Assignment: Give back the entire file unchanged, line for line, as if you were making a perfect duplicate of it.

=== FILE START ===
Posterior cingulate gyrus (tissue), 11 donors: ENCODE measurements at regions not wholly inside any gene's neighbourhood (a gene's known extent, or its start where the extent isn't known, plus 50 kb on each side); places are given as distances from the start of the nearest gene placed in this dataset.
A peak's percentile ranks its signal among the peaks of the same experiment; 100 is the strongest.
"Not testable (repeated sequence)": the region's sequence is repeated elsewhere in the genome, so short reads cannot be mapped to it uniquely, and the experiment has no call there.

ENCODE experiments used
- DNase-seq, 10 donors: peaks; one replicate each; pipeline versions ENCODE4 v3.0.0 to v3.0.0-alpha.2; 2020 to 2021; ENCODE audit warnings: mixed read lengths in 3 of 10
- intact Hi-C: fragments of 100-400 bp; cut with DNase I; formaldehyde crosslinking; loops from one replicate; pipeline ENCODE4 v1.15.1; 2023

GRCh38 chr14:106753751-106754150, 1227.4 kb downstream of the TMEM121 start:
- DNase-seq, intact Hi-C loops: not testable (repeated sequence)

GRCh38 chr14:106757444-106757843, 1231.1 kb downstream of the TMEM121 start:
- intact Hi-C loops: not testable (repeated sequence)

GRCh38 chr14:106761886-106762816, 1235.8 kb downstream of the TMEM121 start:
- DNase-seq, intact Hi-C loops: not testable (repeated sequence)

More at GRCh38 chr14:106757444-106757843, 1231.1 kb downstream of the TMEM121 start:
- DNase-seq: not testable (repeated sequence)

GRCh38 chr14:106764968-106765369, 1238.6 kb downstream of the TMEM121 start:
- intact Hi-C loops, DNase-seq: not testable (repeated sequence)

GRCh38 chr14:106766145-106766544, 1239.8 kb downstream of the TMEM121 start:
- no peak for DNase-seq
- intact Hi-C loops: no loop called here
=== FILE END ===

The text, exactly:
Posterior cingulate gyrus (tissue), 11 donors: ENCODE measurements at regions not wholly inside any gene's neighbourhood (a gene's known extent, or its start where the extent isn't known, plus 50 kb on each side); places are given as distances from the start of the nearest gene placed in this dataset.
A peak's percentile ranks its signal among the peaks of the same experiment; 100 is the strongest.
"Not testable (repeated sequence)": the region's sequence is repeated elsewhere in the genome, so short reads cannot be mapped to it uniquely, and the experiment has no call there.

ENCODE experiments used
- DNase-seq, 10 donors: peaks; one replicate each; pipeline versions ENCODE4 v3.0.0 to v3.0.0-alpha.2; 2020 to 2021; ENCODE audit warnings: mixed read lengths in 3 of 10
- intact Hi-C: fragments of 100-400 bp; cut with DNase I; formaldehyde crosslinking; loops from one replicate; pipeline ENCODE4 v1.15.1; 2023

GRCh38 chr14:106753751-106754150, 1227.4 kb downstream of the TMEM121 start:
- DNase-seq, intact Hi-C loops: not testable (repeated sequence)

GRCh38 chr14:106757444-106757843, 1231.1 kb downstream of the TMEM121 start:
- intact Hi-C loops: not testable (repeated sequence)

GRCh38 chr14:106761886-106762816, 1235.8 kb downstream of the TMEM121 start:
- DNase-seq, intact Hi-C loops: not testable (repeated sequence)

More at GRCh38 chr14:106757444-106757843, 1231.1 kb downstream of the TMEM121 start:
- DNase-seq: not testable (repeated sequence)

GRCh38 chr14:106764968-106765369, 1238.6 kb downstream of the TMEM121 start:
- intact Hi-C loops, DNase-seq: not testable (repeated sequence)

GRCh38 chr14:106766145-106766544, 1239.8 kb downstream of the TMEM121 start:
- no peak for DNase-seq
- intact Hi-C loops: no loop called here